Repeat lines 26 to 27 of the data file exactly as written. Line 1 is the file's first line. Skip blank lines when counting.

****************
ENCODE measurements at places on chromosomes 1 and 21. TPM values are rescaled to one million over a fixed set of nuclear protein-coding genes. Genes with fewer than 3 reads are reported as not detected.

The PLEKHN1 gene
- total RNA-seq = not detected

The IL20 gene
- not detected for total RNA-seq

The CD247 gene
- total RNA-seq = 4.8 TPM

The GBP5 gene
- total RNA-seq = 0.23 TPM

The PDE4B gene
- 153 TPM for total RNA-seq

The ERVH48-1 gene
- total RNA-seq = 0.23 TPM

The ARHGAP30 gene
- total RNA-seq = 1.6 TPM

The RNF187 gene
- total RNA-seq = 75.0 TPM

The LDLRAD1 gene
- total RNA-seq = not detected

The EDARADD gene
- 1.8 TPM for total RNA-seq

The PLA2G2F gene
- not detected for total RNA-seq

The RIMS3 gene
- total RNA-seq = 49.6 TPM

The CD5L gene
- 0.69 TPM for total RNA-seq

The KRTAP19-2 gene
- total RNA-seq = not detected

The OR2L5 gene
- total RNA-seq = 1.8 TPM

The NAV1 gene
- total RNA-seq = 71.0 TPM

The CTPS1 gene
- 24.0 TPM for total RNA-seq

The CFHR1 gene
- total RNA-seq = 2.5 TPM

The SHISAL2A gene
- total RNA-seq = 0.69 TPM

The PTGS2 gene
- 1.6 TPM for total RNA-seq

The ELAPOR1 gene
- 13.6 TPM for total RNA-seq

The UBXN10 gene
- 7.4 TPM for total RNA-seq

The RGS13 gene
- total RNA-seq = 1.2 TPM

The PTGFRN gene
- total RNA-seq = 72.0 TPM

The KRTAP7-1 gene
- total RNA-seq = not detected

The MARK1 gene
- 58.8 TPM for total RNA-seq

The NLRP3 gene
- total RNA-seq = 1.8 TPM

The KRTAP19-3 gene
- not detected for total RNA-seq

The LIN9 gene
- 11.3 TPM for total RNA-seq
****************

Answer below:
The CD5L gene
- 0.69 TPM for total RNA-seq